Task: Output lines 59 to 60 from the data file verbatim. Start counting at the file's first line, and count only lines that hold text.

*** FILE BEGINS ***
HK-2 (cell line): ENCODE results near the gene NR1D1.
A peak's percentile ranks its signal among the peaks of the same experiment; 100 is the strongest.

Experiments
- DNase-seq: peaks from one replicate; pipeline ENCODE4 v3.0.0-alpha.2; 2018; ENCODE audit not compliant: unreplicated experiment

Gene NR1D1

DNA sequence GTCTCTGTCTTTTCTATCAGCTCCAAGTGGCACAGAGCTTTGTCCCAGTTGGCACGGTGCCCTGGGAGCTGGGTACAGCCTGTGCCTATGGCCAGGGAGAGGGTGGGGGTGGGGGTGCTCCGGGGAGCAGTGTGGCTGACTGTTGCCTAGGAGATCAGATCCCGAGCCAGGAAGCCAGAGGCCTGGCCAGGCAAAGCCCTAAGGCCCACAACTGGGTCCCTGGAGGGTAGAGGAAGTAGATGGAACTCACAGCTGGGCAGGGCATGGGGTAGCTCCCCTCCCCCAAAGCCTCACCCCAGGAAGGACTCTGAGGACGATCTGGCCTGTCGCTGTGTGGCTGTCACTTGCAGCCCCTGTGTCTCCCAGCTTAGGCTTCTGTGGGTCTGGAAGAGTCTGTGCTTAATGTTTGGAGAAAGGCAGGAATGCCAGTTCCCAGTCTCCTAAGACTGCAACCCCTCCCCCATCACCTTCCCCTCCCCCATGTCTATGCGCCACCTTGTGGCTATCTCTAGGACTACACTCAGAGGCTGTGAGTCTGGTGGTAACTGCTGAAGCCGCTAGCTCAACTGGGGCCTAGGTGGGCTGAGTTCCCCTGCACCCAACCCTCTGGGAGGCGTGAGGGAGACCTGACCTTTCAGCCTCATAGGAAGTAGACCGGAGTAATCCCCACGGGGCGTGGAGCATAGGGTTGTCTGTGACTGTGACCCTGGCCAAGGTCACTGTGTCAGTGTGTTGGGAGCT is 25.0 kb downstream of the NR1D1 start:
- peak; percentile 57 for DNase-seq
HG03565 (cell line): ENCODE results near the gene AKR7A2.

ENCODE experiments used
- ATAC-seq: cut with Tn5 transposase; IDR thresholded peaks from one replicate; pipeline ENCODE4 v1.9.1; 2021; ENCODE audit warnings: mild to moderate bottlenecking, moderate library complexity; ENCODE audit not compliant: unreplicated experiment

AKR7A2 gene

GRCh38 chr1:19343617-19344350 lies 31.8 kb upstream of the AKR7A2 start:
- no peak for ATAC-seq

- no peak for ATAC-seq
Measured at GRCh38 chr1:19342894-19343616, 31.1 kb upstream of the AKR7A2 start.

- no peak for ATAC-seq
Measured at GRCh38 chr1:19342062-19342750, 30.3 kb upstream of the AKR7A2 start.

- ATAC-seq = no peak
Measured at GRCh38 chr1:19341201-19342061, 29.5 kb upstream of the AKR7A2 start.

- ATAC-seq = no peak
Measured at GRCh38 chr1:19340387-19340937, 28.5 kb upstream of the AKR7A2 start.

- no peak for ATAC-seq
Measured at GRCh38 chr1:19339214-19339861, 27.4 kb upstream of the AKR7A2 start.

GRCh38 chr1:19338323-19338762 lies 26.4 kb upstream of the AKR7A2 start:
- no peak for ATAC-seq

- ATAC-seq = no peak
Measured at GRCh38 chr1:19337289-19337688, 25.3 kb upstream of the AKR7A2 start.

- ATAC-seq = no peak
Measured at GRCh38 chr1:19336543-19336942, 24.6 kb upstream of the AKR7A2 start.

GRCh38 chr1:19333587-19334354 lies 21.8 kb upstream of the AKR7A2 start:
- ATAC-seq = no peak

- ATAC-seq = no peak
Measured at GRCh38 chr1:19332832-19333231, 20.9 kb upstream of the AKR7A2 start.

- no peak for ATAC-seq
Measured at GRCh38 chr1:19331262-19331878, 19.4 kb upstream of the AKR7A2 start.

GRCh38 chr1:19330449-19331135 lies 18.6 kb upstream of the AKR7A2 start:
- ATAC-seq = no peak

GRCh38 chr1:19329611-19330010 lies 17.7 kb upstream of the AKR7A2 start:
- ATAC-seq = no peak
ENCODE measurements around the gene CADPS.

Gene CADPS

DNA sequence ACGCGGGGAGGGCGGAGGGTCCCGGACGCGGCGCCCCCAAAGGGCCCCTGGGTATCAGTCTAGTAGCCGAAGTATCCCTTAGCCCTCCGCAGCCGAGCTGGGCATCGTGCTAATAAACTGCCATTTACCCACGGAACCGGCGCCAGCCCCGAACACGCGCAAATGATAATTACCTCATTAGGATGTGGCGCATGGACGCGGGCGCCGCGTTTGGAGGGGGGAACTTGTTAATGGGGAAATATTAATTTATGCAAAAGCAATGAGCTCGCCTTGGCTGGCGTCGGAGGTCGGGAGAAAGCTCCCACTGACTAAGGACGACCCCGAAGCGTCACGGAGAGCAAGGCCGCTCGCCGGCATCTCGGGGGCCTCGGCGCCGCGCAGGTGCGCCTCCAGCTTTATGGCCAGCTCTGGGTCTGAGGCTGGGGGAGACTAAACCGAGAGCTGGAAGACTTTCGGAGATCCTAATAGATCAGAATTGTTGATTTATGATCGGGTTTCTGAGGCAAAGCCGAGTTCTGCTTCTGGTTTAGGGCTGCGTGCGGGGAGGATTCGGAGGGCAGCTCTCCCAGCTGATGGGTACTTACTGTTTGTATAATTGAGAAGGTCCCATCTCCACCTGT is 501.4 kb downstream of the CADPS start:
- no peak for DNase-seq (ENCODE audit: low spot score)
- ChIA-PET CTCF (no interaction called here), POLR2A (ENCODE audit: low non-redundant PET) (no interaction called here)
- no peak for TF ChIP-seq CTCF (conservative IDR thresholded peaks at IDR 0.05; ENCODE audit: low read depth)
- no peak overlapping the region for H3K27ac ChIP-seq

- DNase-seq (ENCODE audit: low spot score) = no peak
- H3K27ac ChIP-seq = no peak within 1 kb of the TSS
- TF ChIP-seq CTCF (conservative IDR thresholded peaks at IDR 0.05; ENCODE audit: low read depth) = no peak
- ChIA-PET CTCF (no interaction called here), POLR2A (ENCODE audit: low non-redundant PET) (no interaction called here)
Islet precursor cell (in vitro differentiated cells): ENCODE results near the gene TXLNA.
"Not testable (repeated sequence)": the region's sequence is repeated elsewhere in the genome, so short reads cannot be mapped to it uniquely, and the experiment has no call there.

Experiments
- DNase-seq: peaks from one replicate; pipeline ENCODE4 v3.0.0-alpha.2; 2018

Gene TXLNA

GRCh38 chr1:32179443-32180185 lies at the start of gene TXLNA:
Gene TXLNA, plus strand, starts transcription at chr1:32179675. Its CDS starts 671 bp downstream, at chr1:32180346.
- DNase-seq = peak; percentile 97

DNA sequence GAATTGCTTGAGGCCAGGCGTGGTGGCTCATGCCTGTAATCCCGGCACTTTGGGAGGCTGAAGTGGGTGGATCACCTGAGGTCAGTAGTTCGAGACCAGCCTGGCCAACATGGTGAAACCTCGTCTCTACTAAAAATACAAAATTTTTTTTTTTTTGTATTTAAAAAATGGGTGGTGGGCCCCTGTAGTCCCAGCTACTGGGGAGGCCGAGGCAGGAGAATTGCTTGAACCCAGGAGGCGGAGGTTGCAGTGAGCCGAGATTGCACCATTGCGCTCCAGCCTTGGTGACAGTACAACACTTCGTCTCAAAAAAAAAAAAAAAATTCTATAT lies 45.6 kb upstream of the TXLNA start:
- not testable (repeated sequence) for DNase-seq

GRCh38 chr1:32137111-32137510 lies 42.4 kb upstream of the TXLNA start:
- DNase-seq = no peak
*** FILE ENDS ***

DNA sequence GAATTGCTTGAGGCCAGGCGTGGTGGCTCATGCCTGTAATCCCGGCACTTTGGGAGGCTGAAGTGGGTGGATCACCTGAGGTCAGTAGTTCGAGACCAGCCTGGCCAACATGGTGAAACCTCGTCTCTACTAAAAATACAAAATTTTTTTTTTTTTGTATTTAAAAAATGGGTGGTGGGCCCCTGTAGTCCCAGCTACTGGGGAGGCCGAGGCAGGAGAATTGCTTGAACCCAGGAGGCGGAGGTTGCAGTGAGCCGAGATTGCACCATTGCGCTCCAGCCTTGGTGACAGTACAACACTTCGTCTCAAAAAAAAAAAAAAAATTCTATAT lies 45.6 kb upstream of the TXLNA start:
- not testable (repeated sequence) for DNase-seq